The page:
In the preferred embodiment, there is provided a block 10 (FIG.1) of monocrystalline silicon comprising a heavily doped (N+ -type) parallelepipedic substrate 11 having two major surfaces. A first layer 12 of quasiintrinsic monocrystalline silicon and a second layer 13 of heavily doped (P+ -type) silicon have been deposited by successive epitaxial processes to the first major surface.
Preliminary step: to the block illustrated in FIG. 2, a screen 20 is placed on a portion of the layer 13, for example, in such a manner as to protect half of the silicon layer 13. This screen is formed, for example, by the deposit of a thin metallic layer upon layer 13 in a vacuum evaporator. In this operation, half the surface is protected by preliminary masking with resin, thus obtained by deposit of a photosensitive resin, partial exposure and photographic development. Layer 13 is then subjected to two successive ion implants by beams of radiation 21', each exposure implanting different ions (phosphorus and boron, for example), and thus making it possible to obtain, by suitably selecting the energy and density levels:
a layer 21 with N-type conductivity and a doping level N1 whose depth is a major portion of the layer 12, and whose extent is substantially defined by the unprotected portion thereof;
a layer 22 with P-type conductivity (weakly doped), whose depth is the remainder of the layer 12.
An avalanche diode structure, for example, is obtained by the preceding preliminary step of the method.
FIG. 3 shows the result of an ion implant operation by means of radiation exposure 31 to the previously protected layer 12 carried out by a method similar to that which has just been described with reference to FIG. 2. In this case, a protection screen 30 protects the layers 21 and 22. The ion implant operation produces a layer 32 having a doping level N2. The resultant device is, for example, a variable-capacity diode.
First step: (FIG. 4) The block 10 of semiconductive material is then inverted and welded to a cylindrical projection 41 of a metallic support 40, comprising, for example, gold-plated copper. The p+ -layer is brought into contact with said support, for example, during a thermocompression process.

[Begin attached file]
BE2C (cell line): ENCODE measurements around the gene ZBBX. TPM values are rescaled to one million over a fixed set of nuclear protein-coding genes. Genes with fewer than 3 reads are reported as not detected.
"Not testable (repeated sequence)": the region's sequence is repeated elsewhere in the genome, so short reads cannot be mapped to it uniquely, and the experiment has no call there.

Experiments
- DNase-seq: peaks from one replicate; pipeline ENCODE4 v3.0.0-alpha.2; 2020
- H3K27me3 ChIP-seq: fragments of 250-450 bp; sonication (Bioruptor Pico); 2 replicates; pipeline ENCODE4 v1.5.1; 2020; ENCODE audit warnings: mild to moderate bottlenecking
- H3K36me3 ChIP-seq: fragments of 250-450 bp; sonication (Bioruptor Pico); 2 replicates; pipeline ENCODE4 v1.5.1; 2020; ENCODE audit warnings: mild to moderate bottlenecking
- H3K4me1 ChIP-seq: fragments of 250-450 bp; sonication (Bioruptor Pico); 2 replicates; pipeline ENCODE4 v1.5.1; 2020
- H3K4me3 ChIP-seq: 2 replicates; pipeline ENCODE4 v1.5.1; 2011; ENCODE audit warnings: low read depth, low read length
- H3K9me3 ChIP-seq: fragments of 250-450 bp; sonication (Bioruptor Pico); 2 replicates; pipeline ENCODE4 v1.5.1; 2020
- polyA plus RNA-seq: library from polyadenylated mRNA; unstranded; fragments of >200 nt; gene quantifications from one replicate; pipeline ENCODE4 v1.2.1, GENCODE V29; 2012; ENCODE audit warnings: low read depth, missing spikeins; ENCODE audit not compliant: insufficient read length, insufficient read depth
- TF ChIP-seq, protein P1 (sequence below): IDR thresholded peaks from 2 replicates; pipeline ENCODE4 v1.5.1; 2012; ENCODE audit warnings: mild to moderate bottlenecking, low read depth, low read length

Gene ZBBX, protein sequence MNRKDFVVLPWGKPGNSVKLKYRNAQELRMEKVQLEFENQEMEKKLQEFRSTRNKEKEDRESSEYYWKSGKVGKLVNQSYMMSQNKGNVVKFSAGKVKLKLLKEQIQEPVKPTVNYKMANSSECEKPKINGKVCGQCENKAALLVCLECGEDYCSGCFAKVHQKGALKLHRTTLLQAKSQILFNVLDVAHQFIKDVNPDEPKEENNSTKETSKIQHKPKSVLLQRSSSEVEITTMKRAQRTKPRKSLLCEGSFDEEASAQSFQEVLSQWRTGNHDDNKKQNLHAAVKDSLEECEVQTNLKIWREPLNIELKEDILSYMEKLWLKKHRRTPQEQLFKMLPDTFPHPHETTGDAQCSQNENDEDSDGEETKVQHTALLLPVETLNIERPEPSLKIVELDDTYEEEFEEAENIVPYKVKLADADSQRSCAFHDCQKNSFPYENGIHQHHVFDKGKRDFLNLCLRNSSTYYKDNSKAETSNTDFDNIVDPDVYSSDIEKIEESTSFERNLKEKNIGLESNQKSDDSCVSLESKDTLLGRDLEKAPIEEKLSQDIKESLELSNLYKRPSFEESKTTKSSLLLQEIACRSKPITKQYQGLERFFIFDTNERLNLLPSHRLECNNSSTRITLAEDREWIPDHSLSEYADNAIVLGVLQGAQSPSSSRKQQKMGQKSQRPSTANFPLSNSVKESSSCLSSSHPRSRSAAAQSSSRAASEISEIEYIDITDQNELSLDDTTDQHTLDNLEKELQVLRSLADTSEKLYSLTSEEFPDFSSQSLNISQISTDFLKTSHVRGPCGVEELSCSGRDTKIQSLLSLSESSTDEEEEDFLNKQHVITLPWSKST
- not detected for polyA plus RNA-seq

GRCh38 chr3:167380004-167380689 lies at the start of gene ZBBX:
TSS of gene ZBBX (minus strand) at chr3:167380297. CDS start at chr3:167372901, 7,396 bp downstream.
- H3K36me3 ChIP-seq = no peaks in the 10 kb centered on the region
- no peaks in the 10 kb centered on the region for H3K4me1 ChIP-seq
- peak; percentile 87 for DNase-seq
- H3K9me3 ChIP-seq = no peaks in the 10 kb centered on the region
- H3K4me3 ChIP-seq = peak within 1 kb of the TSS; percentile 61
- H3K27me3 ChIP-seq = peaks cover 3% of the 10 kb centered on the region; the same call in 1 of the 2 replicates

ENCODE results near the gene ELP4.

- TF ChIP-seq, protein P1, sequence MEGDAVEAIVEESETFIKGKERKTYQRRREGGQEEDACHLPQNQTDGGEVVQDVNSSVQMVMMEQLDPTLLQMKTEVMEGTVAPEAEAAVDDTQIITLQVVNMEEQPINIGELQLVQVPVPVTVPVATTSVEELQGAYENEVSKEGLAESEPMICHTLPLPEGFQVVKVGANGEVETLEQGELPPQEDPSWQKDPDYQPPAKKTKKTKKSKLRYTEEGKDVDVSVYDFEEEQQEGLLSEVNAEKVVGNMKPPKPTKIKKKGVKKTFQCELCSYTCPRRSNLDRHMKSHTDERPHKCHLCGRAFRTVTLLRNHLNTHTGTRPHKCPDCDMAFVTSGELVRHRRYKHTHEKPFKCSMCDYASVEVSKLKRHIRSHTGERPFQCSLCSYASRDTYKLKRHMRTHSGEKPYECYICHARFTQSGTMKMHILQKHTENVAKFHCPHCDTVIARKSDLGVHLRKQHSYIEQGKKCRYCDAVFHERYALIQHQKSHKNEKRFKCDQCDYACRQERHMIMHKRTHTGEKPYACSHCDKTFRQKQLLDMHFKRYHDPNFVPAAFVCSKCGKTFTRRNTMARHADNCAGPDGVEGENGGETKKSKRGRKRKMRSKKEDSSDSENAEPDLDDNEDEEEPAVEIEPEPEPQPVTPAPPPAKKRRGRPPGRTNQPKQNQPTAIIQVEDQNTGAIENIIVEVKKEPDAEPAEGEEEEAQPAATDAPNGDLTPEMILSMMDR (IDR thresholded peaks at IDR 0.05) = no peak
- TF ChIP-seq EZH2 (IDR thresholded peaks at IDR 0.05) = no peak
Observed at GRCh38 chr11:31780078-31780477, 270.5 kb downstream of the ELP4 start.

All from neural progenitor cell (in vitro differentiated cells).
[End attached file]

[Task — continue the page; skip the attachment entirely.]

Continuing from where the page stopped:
Second step: the N+ -substrate layer 10 left free during the welding operation carried out in the preceding step, is then subjected to a lapping operation which is facilitated by the metallic support which serves as a bracing means. The block 10 is then subjected to ion machining to form two substantially cylindrical regions comprising respectively part of the layer N1 and part of the layer N2. There are thus obtained two independent structures 51 and 52 (FIG. 5), mounted on the same metallic support. If the diameter of the projection 41 is 300 microns, for example, the two diodes 51 and 52 each are machined to have a mean diameter of the order of 50 microns with a height of approximately 10 microns. With dimensions such as these, the individual welding of these diodes would be extremely difficult if the method according to the invention were not available.
Third step: FIG. 6 illustrates the resultant structure obtained upon completion of the following operations:
(a) bonding a dielectric ring 60, for example, quartz-type glass, to the metallic support 40, said ring being provided with a diameter slightly greater than that of the central projection of the support 40. The ring has been previously lapped so that its height places its upper surface coplanar with the level of the upper surfaces of the diodes 51 and 52.